More Oversight Wanted For Cattle Trade Following Tyson Fire

More Oversight Wanted For Cattle Trade Following Tyson Fire

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The gap between packer profits and producer losses continues to expand.

Ag Web reports buyers are averaging $102 dollars per hundredweight, meaning feeders are losing around $118 dollars per head while packers cash in on a $430 dollar profit. That spread comes in at $548 dollars. Farrow-to-finish pork producers did fare better averaging a $7 dollar loss per head.

Blue Line Futures Vice President, Oliver Sloup says the Tyson fire made matters worse.

We saw the wide gap, we've seen it for the past couple months, and then its ballooned out of control after the Tyson fire; we saw the cash beef drop and the boxed beef rally pretty significantly, creating a pretty darn big spread but we are starting to see that come back in a little. But that's just part of the market, it's not convenient but its what we have to play with, you have to play the market in front of you, not necessarily the one you want.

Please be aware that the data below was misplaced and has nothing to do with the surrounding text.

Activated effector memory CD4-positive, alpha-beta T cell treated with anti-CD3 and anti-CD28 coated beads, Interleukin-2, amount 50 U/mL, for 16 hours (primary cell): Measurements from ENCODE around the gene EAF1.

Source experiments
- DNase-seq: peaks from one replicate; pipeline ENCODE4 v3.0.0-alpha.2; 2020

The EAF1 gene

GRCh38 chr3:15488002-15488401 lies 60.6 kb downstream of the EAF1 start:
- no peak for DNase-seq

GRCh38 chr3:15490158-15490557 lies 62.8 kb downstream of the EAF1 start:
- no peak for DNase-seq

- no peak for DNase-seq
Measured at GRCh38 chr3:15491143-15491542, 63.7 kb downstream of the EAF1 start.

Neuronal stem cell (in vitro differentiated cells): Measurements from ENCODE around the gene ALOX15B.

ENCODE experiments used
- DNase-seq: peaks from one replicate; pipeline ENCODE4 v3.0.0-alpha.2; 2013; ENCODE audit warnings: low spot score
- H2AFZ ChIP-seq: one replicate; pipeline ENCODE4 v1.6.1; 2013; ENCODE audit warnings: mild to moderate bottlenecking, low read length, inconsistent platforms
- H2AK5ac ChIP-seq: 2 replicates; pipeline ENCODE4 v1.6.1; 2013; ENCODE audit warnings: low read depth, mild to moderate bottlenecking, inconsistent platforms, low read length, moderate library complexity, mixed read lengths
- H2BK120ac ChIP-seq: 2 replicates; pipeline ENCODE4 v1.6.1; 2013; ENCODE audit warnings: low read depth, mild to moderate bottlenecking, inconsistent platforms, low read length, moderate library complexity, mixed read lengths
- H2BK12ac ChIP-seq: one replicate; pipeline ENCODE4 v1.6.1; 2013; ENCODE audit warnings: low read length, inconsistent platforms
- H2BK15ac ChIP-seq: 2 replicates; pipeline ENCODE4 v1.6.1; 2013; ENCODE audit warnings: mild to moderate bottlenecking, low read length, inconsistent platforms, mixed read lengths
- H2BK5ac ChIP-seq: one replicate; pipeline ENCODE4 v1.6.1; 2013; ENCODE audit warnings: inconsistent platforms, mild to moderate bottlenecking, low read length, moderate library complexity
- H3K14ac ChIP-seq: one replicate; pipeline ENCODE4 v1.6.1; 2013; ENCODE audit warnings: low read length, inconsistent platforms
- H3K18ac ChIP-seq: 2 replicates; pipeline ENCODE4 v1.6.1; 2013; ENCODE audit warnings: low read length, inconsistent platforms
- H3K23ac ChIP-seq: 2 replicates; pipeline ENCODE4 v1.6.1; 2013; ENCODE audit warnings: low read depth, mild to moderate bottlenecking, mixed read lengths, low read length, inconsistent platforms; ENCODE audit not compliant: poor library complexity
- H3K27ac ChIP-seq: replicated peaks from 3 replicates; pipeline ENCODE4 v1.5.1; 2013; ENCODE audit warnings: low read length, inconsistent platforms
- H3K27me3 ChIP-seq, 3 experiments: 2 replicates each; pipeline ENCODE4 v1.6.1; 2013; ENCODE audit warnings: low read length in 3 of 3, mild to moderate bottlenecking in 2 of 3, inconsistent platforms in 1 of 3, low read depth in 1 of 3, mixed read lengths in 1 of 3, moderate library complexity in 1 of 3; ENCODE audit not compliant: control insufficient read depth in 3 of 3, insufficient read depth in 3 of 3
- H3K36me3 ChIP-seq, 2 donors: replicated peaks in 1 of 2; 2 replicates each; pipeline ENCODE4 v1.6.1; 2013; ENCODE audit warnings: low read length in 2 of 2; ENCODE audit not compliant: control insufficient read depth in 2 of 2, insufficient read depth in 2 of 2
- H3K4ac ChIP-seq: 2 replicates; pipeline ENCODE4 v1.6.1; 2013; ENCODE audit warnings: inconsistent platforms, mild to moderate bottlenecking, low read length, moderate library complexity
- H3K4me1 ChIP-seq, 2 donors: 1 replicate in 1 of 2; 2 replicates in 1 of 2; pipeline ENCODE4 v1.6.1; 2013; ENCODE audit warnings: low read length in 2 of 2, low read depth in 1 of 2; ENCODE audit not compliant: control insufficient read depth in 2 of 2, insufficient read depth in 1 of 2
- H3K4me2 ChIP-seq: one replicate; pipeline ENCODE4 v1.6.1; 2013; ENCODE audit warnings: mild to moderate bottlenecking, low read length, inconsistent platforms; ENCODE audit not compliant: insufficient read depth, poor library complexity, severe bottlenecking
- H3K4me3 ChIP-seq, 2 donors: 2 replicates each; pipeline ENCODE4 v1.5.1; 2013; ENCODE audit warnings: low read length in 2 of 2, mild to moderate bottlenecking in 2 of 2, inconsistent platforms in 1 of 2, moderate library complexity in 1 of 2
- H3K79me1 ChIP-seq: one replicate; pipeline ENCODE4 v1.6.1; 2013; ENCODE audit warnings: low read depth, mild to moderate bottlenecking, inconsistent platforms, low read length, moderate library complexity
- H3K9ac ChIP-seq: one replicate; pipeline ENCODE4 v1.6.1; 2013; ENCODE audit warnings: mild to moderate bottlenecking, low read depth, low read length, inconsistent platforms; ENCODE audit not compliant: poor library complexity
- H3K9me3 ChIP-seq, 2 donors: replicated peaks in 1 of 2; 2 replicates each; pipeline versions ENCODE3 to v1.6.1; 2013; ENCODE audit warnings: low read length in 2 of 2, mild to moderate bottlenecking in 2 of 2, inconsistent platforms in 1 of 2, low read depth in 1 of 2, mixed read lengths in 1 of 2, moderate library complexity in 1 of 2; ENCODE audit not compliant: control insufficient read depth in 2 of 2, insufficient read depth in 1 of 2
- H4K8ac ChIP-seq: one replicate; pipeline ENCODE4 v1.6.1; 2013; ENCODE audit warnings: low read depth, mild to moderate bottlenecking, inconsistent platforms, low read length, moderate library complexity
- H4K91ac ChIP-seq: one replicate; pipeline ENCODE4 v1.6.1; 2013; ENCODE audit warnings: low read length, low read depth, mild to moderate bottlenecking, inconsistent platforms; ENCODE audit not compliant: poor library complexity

Sloup also says there could be something else happening behind the curtains because there was not a sharp rebound in prices after the Tyson fire turned out to have less impact than expected.

The American Farm Bureau Federation calls on the USDA to keep a better eye on cattle trade. 

Farm Bureau President Zippy Duvall writes,

The agency should use its authority to monitor the markets to prevent unfair practices, as well as to provide all grading and auditing services necessary at surrounding plans.

As previously reported, The National Cattlemen's Beef Association has also expressed concern over market manipulation following the beef plant fire. The National Cattlemen's Beef Association tweeted,

The CFTC has been closely following the situation stemming from an August Ninth fire at a Tyson Foods beef plant in Holcomb, Kansas since the incident the commission has been monitoring trading in the impacted markets under its jurisdiction and will continue to do so.

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